Uribe’s authoritarian measures are a continuation of U.S.-devised counterinsurgency tactics intended to “eliminate the fish by draining the sea.” The government is not only using detentions and economic controls in an attempt to curb rebel activities in the region, it is also colluding with right-wing paramilitary death squads responsible for 70 percent of the 420 political killings in the vicinity of Arauca City this year. Commander Freddy, the leader of an ACCU paramilitary unit known as the Arauca Vanquishers Block, admitted that his group has the same agenda as the army, “We are living in a state of war with the guerrillas; we are not here to combat the state.”
According to human rights groups, the army maintains a similar philosophy as it fights the rebels, but not the paramilitaries, who, like the Colombian military, have a history of defending the interests of multinational corporations operating in Colombia. While the commander of the Colombian army’s 18th Brigade, General Carlos Lemus, denies any collusion between his troops and local paramilitary units, it is clear that his brigade’s interests are aligned with both those of the right-wing death squads and Occidental Petroleum.
General Lemus commands his troops from behind a desk in an office inundated with souvenirs bearing the name of the oil company whose pipeline it is his mission to protect. Furthermore, when this writer requested permission to accompany an army patrol that was preparing to respond to a rebel attack against the pipeline, the general said that such a request would have to be approved by Occidental officials.
Clearly, the U.S.-backed Colombian army is operating as though it were the private security force of Occidental Petroleum, the principal benefactor of the most recent U.S. taxpayer subsidization of a U.S. corporation’s risky foreign business investment. As a result of the new $94 million counterterrorism aid package, U.S. taxpayers are paying $3.70 in security costs for every barrel of Occidental oil that flows through the Caño Limón pipeline. This figure contrasts sharply with the 50 cents per barrel that the oil company is currently contributing to its own security costs.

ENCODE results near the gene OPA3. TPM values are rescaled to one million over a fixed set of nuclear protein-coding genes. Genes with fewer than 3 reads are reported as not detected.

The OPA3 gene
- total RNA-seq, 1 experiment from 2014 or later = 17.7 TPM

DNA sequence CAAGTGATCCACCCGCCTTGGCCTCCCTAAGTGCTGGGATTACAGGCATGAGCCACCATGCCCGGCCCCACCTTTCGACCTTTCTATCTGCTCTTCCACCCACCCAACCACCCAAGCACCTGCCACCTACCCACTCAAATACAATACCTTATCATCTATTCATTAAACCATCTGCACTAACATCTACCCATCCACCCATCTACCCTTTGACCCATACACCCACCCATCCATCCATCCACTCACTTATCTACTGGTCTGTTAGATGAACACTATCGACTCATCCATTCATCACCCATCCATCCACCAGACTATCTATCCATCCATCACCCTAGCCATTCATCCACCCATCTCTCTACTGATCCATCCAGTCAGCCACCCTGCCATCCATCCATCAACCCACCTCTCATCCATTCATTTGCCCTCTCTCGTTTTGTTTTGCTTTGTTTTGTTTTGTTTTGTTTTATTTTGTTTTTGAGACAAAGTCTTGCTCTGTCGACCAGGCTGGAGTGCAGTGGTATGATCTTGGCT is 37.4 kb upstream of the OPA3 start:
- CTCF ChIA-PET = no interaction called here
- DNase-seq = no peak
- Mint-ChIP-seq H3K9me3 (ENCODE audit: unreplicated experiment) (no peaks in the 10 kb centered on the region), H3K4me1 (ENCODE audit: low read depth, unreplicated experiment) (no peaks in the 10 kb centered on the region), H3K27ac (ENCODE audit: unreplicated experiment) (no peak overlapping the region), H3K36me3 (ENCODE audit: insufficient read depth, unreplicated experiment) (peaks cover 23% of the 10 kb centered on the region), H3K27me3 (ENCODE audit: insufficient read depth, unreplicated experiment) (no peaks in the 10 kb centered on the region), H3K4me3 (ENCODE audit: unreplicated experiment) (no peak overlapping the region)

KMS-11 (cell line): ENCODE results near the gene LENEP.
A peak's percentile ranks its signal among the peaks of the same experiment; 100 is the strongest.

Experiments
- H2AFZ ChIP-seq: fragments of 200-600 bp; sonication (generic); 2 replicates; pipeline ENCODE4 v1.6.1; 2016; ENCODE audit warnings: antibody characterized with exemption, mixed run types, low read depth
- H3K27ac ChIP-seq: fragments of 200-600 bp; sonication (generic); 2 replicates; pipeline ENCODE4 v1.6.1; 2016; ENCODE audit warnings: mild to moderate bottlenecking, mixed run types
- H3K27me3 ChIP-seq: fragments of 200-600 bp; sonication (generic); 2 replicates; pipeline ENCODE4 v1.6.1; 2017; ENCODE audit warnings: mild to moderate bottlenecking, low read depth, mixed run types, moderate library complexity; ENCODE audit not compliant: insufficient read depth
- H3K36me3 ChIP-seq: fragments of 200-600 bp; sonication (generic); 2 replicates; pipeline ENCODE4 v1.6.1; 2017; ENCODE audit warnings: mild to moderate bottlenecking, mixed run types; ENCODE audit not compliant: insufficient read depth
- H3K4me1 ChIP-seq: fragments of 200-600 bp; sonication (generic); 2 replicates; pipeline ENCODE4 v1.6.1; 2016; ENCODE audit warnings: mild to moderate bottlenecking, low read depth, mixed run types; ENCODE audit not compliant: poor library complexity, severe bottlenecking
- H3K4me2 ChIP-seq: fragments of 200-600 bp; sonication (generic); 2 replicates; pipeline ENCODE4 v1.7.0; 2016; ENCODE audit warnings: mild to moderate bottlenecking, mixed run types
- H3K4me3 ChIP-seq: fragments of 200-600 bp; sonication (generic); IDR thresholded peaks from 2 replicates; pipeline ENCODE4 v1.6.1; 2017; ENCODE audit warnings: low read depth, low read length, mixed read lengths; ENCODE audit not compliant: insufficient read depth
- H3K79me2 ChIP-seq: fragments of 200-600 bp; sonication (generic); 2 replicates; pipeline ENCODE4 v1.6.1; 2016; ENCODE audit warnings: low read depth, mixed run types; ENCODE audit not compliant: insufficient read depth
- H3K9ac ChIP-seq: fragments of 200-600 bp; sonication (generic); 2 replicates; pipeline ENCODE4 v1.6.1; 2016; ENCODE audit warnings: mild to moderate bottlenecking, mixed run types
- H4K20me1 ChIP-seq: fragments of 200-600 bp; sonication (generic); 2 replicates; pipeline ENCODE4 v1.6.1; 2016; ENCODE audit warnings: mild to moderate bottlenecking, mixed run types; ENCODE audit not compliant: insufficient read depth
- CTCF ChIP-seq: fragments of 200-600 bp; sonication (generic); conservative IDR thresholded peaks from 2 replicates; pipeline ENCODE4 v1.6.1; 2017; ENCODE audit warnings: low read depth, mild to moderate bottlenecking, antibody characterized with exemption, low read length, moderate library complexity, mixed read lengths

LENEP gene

With the ongoing unrest in the Middle East, Colombia has become an important alternative source of oil. Even though the United States currently receives only three percent of its oil from Colombia, the U.S. ambassador to Colombia Anne Patterson admitted, “With problems in other countries, each percentage is important.” However, Washington is ensuring the continued flow of Occidental's oil by using U.S. taxpayer dollars to train a military that is closely-allied with right-wing paramilitaries on the State Department's foreign terrorist list. But this seems to be of little concern to the Bush administration, which is using its selective war on terrorism to justify the implementation of this massive corporate welfare program.
On the ground in Arauca, U.S. troops will have to contend with more than just the military strength of the guerrillas if they are to help the Colombian army protect the oil interests of George W. Bush and his financial backers. According to Saravena Mayor Jorge Sierra, the rebels also have substantial local support in Arauca. The mayor’s sentiments were echoed by Saravena’s police commander, Major Joaquin Enrique Aldana, who begrudgingly admitted, “The people here love the guerrillas. They care for them. They lend them their houses so they can shoot at us.”
It is clear that the rebels possess the military strength and popular support to effectively target the U.S. Special Forces that will be based in Arauca. The killing of U.S. soldiers by guerrillas on the State Department’s foreign terrorist list would provide the White House with the justification it needs to send combat troops to Colombia in order to protect U.S. economic interests. In the cases of both Colombia and Iraq, the war on terrorism has provided President Bush with the opportunity to serve the interests of the energy companies that funded his campaign, while at the same time ensuring the continued flow of cheap oil to the United States.
Garry M. Leech is author of Killing Peace: Colombia's Conflict and the Failure of U.S. Intervention and is on the Board of Directors of the Information Network of the Americas (INOTA) in New York. This article first appeared in Colombia Journal. Please visit their website and consider supporting their vitally important work: http://www.colombiajournal.org